Don’t have a sharpening kit? Don’t worry. Once you develop the technique, you be able to literally sharpen your knife on a rock—just as our ancestors did. Being able to sharpen your tools and blades on a stone is a vital skill, particularly in austere settings with limited supplies. I’d even go as far to say that being able to restore a keen edge to your knife is almost as important as carrying the knife in the first place. Here’s how to get a shaving-sharp edge with traditional stone whetting techniques.
To get started with real-stone sharpening, look for a fine-grained round stone in a local waterway. Select one that has a smooth section and seems similar in texture to your traditional sharpening stone.
Survey the damage on your blade to see just how dull your knife really is. Look for nicks in the edge, and try cutting a piece of paper or rope to test the edge. If the knife won’t cut well, or it has deep nicks in the edge, you have a lot of sharpening ahead of you.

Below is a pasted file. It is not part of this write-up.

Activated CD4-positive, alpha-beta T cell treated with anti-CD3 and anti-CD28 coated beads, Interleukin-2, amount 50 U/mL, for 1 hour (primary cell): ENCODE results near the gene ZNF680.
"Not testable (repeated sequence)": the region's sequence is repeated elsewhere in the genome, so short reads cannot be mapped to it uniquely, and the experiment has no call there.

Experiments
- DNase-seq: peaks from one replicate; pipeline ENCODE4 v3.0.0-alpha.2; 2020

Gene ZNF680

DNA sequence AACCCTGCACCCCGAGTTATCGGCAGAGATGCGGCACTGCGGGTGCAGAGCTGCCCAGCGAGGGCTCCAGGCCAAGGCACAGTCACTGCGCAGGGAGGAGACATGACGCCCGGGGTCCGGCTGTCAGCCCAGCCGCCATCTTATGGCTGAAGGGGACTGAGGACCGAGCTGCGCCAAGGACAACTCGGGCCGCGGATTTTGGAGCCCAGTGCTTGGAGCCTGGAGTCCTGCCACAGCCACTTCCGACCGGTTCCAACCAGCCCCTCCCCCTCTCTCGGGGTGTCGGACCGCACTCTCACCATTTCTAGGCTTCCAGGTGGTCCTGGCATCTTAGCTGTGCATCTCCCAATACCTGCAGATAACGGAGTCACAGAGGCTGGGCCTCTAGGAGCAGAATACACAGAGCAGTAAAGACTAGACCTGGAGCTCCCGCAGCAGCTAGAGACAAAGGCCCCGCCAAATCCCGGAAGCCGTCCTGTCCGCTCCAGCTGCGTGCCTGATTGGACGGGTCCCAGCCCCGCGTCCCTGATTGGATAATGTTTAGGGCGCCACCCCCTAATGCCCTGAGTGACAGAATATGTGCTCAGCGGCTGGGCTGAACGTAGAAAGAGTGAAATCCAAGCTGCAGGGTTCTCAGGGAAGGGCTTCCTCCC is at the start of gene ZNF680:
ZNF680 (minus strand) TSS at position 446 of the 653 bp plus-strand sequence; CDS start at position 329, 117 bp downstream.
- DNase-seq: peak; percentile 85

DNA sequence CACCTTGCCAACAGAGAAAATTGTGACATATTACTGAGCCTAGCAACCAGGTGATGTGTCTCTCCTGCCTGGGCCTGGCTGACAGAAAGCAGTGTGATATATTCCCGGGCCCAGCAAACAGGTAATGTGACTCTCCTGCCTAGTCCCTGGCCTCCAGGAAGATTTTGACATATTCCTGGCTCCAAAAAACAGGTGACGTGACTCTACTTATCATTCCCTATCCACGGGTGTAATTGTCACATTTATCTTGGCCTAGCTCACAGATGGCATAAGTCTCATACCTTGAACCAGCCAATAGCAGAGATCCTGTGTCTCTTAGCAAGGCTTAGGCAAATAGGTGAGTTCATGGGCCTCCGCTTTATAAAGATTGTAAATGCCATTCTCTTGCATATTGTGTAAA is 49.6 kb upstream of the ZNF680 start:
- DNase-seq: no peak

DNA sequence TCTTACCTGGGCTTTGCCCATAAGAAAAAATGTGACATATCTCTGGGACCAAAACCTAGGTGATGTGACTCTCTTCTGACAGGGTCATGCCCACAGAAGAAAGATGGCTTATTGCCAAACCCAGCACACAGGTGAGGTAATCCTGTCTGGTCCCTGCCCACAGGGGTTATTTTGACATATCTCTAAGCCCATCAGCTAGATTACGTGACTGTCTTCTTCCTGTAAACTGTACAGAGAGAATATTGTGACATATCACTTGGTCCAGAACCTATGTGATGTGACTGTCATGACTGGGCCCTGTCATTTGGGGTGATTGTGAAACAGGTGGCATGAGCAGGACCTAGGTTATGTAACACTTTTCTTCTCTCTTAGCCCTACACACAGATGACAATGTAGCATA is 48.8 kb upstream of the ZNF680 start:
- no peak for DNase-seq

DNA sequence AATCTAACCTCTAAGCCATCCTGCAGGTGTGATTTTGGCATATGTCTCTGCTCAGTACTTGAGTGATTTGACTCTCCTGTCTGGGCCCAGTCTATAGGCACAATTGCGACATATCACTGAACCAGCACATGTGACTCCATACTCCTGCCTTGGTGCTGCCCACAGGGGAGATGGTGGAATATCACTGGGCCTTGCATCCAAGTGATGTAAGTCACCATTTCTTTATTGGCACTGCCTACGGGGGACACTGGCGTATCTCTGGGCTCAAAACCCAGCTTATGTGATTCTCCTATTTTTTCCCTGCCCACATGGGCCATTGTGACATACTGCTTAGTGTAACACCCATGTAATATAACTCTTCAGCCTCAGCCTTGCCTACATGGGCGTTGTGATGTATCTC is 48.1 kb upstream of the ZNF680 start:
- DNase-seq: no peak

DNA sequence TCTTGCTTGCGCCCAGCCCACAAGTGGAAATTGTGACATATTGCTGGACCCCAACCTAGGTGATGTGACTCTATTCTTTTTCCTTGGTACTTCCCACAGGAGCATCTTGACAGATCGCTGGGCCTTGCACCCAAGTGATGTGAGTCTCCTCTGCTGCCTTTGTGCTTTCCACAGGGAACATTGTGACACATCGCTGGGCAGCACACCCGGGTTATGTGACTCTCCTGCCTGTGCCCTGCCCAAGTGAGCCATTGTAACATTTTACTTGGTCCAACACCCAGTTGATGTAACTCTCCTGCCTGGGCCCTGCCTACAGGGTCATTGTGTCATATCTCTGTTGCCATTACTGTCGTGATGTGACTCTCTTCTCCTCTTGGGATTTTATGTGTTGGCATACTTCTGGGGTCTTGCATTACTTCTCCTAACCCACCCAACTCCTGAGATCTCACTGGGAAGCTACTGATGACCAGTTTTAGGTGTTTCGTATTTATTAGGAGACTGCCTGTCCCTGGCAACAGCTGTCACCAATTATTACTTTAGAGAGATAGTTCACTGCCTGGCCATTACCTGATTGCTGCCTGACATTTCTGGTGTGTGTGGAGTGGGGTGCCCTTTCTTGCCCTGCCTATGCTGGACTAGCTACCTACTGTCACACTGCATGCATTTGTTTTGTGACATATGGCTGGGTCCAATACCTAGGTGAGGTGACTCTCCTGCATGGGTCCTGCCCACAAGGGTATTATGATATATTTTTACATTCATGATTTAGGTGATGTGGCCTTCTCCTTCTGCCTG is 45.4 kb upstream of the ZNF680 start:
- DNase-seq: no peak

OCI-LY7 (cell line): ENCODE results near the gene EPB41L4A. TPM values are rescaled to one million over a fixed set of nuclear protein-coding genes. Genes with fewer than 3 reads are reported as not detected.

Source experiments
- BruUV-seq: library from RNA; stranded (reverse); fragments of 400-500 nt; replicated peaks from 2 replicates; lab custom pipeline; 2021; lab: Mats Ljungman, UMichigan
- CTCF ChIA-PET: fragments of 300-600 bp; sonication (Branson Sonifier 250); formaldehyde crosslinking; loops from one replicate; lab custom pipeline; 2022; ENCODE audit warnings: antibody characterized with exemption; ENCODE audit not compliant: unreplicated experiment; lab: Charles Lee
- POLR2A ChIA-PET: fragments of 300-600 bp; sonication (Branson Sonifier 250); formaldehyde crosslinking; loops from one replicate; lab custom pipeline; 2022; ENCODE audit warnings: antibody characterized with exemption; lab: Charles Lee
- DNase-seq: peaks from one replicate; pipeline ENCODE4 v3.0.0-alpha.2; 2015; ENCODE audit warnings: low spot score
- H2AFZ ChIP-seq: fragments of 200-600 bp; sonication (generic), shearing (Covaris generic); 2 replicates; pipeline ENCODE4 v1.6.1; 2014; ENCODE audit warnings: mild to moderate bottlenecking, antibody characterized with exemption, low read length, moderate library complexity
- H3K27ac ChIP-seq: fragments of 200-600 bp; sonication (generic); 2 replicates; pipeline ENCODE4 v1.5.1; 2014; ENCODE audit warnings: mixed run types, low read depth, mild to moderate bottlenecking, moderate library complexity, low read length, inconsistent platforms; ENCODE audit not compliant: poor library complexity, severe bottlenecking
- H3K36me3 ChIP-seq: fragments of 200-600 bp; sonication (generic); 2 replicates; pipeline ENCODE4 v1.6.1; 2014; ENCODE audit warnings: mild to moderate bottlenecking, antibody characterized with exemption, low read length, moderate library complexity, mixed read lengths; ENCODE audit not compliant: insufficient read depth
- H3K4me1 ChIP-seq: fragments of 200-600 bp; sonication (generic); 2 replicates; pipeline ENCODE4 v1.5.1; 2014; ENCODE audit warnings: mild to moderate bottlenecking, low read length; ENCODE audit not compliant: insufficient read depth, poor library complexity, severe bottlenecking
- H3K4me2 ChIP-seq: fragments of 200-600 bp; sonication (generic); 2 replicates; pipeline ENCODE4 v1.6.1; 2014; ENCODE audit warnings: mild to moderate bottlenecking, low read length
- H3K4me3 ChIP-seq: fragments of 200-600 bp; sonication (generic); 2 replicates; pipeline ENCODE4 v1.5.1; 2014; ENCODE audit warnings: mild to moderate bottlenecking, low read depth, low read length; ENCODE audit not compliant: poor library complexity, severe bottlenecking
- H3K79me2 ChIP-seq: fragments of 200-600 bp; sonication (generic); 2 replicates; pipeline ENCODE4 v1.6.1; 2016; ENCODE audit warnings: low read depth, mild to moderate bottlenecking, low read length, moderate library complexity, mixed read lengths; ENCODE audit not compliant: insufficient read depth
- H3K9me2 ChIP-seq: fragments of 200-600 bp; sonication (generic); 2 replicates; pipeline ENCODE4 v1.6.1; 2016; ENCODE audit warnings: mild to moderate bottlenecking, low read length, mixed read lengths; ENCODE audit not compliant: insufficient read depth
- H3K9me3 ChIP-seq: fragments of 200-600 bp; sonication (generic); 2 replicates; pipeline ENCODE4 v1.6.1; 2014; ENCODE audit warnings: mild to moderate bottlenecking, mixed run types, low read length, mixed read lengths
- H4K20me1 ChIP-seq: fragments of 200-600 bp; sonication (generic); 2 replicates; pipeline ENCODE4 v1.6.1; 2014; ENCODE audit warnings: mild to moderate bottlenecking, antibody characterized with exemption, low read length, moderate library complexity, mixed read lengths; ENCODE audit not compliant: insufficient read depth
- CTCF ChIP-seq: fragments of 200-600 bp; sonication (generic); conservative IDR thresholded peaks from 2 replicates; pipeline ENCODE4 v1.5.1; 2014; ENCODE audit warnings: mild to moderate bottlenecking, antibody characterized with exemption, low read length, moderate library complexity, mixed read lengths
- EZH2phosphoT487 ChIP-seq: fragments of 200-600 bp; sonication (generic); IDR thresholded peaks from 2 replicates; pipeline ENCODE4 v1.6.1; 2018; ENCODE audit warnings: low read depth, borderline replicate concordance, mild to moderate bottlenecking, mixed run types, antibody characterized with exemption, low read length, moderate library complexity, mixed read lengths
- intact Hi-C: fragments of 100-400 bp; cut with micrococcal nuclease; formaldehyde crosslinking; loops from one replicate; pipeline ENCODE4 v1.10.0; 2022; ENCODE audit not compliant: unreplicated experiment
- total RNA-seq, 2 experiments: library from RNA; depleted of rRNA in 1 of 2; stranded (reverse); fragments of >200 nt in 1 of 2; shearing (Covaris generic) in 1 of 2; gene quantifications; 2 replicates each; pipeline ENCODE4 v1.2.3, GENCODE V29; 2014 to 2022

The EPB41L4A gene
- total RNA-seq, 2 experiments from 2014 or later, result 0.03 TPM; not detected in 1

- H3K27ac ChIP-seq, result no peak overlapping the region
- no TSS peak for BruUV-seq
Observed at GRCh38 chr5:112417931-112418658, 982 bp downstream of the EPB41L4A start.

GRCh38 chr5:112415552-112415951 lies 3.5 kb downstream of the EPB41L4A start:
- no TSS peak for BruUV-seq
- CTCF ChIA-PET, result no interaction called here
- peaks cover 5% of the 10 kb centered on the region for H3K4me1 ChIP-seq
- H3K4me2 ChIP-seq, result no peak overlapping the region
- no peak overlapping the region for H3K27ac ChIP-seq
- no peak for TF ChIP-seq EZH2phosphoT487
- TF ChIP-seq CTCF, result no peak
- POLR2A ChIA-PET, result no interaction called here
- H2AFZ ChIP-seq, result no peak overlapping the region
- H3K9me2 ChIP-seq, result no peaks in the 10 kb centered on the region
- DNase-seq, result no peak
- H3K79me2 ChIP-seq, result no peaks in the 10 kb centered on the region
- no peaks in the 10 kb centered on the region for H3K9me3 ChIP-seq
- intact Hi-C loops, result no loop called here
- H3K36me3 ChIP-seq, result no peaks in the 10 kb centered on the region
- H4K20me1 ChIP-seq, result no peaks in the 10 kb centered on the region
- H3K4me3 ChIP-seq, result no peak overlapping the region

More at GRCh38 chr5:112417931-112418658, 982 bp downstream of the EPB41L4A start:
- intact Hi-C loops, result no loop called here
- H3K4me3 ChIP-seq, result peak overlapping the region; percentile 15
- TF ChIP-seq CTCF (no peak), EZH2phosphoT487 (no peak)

Apply some water to the stone, and sharpen you knife with little circular strokes, equal numbers for each side of the blade. For a four-inch blade, I usually do about 30 little circles on each side. Try to match the edge angle of your knife as best as you can. Rinse your stone often while sharpening to keep its surface open and able to cut steel. Perform several rounds of sharpening on each side of the blade.
Once you feel you’ve sharpened the blade enough, remove any burrs and polish the edge by stropping the blade against a leather belt or log (or even your pants if you’re careful). Test the edge with a small carving or slicing task. If you’re not satisfied, sharpen and strop again.